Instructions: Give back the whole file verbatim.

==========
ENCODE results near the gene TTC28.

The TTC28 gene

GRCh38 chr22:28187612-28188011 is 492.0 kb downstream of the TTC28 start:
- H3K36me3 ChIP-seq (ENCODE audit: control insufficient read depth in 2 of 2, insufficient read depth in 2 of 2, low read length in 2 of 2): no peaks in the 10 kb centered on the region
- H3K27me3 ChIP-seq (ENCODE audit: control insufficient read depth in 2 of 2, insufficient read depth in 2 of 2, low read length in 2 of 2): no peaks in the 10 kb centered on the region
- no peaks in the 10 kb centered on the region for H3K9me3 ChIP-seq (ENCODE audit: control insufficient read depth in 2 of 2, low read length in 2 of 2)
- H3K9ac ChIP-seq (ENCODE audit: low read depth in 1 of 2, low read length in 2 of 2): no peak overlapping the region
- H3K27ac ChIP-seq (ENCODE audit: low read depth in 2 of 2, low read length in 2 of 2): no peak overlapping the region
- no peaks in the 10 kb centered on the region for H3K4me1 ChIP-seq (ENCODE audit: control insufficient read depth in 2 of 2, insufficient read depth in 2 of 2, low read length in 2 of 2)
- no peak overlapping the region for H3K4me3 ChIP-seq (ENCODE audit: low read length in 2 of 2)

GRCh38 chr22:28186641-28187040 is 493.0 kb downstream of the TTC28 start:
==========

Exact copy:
ENCODE results near the gene TTC28.

The TTC28 gene

GRCh38 chr22:28187612-28188011 is 492.0 kb downstream of the TTC28 start:
- H3K36me3 ChIP-seq (ENCODE audit: control insufficient read depth in 2 of 2, insufficient read depth in 2 of 2, low read length in 2 of 2): no peaks in the 10 kb centered on the region
- H3K27me3 ChIP-seq (ENCODE audit: control insufficient read depth in 2 of 2, insufficient read depth in 2 of 2, low read length in 2 of 2): no peaks in the 10 kb centered on the region
- no peaks in the 10 kb centered on the region for H3K9me3 ChIP-seq (ENCODE audit: control insufficient read depth in 2 of 2, low read length in 2 of 2)
- H3K9ac ChIP-seq (ENCODE audit: low read depth in 1 of 2, low read length in 2 of 2): no peak overlapping the region
- H3K27ac ChIP-seq (ENCODE audit: low read depth in 2 of 2, low read length in 2 of 2): no peak overlapping the region
- no peaks in the 10 kb centered on the region for H3K4me1 ChIP-seq (ENCODE audit: control insufficient read depth in 2 of 2, insufficient read depth in 2 of 2, low read length in 2 of 2)
- no peak overlapping the region for H3K4me3 ChIP-seq (ENCODE audit: low read length in 2 of 2)

GRCh38 chr22:28186641-28187040 is 493.0 kb downstream of the TTC28 start: